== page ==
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PI: Prof Katherine Morris / Prof Jon Lloyd
The NNUF RADioactive waste management and Environmental Remediation (RADER) user facility will support research into characterising and understanding the behaviour of radioactive species in engineered and natural environments. This science base is crucial for underpinning large parts of the UK’s >100 year, >£130 billion nuclear decommissioning, clean-up and waste management programmes.


Scientist working on sediment column

Sediment column set up in the environmental radioactivity lab

© Dalton Nuclear Institute


To support this work, the RADER user facility will deliver a suite of laboratories designed to handle and analyse radioactive samples from engineered and natural environments. The facility will be co-located with Manchester University’s Research Centre for Radwaste Disposal (RCRD) and embedded within the NERC-funded Williamson Research Centre for Molecular Environmental Science (WRC), drawing on established complementary skills and expertise.

Uniquely in the UK, RADER will offer dedicated laboratories enabling users to undertake Low Level Radiometrics, Environmental Characterisation of Solids (inorganic and biological), Environmental Characterisation of Solutions and Sample Preparation, all in one location and with dedicated Experimental Officer support. Combined, these integrated state-of-the-art facilities will enable low level separations and microbiological, mineralogical and molecular-scale environmental research with a wide range of environmentally relevant radionuclides. RADER will support experiments across realistic radionuclide concentration ranges, and offer comprehensive authentic sample analyses.

Relevant topics for investigation within RADER will include radioactive waste disposal, decontamination, land management, effluent treatment and radionuclide transport in the biosphere, especially where radioactive sample handling and characterisation are required.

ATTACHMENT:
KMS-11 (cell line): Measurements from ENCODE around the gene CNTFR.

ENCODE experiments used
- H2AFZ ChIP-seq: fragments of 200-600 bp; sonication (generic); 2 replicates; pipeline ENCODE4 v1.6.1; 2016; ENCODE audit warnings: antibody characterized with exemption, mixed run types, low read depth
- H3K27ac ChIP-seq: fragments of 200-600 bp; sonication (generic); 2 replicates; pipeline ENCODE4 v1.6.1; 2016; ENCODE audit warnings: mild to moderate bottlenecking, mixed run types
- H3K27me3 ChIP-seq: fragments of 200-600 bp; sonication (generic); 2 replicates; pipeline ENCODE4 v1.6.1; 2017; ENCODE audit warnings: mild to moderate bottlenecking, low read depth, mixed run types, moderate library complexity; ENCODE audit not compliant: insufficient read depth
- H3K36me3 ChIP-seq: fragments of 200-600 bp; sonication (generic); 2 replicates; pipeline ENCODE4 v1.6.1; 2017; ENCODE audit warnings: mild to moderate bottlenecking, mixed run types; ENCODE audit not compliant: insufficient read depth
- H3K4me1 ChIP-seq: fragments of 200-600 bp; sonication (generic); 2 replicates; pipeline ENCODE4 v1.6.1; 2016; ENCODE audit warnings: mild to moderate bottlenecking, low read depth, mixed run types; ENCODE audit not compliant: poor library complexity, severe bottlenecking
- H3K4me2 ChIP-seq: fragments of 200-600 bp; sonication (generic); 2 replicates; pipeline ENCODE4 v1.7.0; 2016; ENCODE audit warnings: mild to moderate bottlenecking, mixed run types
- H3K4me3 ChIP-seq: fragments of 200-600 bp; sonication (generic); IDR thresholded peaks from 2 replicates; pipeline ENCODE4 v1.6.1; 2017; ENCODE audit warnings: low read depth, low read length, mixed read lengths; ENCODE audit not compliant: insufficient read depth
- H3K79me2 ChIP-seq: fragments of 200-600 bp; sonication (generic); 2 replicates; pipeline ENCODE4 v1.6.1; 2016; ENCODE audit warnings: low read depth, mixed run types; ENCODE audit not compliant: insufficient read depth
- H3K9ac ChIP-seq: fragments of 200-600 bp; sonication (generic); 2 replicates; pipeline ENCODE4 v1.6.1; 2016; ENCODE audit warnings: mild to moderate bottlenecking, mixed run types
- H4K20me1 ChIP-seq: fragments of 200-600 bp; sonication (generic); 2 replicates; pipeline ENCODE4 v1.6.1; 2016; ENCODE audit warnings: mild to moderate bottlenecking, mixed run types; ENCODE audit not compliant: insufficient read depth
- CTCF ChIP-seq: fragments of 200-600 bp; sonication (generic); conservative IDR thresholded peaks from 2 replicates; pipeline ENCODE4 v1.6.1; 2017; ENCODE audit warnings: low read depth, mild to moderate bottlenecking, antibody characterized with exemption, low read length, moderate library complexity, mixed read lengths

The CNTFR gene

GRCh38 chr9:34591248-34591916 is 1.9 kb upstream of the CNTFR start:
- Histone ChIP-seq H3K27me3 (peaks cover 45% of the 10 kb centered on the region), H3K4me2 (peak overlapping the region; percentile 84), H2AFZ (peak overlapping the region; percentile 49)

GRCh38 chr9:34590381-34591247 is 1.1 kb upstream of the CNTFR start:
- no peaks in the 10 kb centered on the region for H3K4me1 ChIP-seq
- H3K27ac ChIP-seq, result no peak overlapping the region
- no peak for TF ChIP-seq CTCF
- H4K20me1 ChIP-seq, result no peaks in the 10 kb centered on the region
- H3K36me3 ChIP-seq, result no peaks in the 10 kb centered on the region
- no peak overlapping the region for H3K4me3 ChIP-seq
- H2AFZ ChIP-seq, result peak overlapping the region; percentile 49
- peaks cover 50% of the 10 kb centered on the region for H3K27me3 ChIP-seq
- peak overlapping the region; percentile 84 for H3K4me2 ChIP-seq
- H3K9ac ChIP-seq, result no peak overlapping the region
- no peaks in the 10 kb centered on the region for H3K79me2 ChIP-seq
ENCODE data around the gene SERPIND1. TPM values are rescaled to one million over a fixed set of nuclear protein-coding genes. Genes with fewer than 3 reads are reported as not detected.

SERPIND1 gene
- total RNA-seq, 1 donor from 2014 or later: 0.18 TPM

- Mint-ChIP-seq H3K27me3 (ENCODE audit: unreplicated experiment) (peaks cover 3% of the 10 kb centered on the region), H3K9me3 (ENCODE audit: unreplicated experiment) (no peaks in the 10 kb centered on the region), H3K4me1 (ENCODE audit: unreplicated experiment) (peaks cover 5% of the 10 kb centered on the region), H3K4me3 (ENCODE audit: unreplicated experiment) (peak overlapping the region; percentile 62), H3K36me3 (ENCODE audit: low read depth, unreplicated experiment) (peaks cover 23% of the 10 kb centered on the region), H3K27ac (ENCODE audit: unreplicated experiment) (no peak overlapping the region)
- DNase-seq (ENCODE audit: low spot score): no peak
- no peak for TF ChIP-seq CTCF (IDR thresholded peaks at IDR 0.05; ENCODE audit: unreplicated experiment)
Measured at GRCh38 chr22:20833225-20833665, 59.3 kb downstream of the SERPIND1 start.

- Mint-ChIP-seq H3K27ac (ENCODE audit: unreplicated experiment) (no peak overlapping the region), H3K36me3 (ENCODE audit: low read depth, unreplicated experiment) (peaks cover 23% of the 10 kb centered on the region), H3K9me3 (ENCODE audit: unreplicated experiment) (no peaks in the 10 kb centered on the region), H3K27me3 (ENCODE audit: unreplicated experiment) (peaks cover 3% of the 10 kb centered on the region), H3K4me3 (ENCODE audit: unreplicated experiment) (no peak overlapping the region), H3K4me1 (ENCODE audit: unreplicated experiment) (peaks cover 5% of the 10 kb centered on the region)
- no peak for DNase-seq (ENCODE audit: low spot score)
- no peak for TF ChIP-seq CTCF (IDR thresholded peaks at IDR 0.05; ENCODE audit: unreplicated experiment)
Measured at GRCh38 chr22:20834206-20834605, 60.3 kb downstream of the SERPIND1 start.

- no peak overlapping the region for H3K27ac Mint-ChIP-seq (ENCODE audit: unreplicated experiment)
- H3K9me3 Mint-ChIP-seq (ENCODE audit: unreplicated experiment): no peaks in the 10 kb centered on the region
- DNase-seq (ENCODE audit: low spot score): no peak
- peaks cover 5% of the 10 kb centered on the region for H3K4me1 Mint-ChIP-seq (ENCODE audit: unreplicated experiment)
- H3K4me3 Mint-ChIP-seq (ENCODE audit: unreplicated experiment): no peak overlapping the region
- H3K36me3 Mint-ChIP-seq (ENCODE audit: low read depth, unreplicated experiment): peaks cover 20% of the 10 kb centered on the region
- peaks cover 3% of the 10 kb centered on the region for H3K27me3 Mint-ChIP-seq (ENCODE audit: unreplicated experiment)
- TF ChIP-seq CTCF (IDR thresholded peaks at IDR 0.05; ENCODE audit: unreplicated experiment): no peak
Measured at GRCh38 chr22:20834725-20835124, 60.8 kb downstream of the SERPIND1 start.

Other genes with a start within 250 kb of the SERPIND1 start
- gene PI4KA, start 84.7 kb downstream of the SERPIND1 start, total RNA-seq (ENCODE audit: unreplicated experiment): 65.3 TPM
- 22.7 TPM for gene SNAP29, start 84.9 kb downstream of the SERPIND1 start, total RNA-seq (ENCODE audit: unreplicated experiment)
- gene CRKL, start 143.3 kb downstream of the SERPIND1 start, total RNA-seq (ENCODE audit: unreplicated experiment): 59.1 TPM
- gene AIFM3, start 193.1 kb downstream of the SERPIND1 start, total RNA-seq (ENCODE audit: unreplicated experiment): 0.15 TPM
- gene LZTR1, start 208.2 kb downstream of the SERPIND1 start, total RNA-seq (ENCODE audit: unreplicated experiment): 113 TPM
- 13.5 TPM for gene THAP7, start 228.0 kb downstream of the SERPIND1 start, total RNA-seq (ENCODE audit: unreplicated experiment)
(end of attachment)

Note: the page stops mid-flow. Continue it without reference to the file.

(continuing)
The new infrastructure being delivered to the RADER user facility is summarised in key areas below, and augments the already strong infrastructure in the WRC. Support is also provided from 'NNUF @ CRR' on aspects of spectroscopy, magnetism, reprocessing and computational modelling. This will create a suite of RADER laboratories able to handle low-level radiochemical separations and environmental chemistry/biogeochemistry experimental work with radioactive samples. RADER facility development was informed by extensive experience of working with radioactive, environmental samples and devised in close consultation with the UK and international academic and industrial user community.

Low level radiometric counting

  • Low level scintillation counting for environmental samples
  • Alpha spectroscopy
  • Autoradiography to identify radioactive regions in samples

(with access facilitated to existing ORTEC Profile S low-level gamma spectrometer)


Environmental characterisation - solutions

  • ICP-MS/MS. Ultra-dilute element concentrations, isotopic information.
  • Capillary IC. Small volume anion analyses.
  • Zetasizer. Colloid molecular particle size, zeta potential, and molecular weight
  • Nanoparticle Tracking Analysis (NTA). Nanoparticle size distribution and concentration

(with access facilitated to existing WRC HPLC for ICPMS speciation and ICP-AES)


Environmental characterisation - solids

  • Powder X-ray diffraction
  • Surface Area Analyzer
  • Fourier Transform Infra-Red Spectrometer
  • UV Visible Near Infra-Red Spectrometer

(with access facilitated to existing WRC Quanta 650FEG Environmental Scanning electron microscope)


Environmental characterisation - biological

  • Real-Time PCR & Homogenzier for DNA extraction

(with access facilitated to existing Illumina Next Generation Sequencing Platform. DNA sequencing and bioinformatics platforms)


Sample preparation

  • Chemostat. Controlled reaction vessel
  • Isocratic / Peristaltic Pumps for flow-through Column experiments
  • Sectioning saw and polisher/grinder system for sample preparation.
  • Anaerobic Cabinets. O2 / CO2 control.


Researcher loading sample onto beamline

University of Manchester PhD student demonstrating the loading of a sample containing uranium onto Diamond’s I20-scanning beamline

© Diamond Light Source



RADER is open for research in person, or for sample analysis. The suite of new laboratories and all instruments are now fully commissioned. In the first instance please do reach out to the RADER team to discuss any requirements.




© University of Manchester.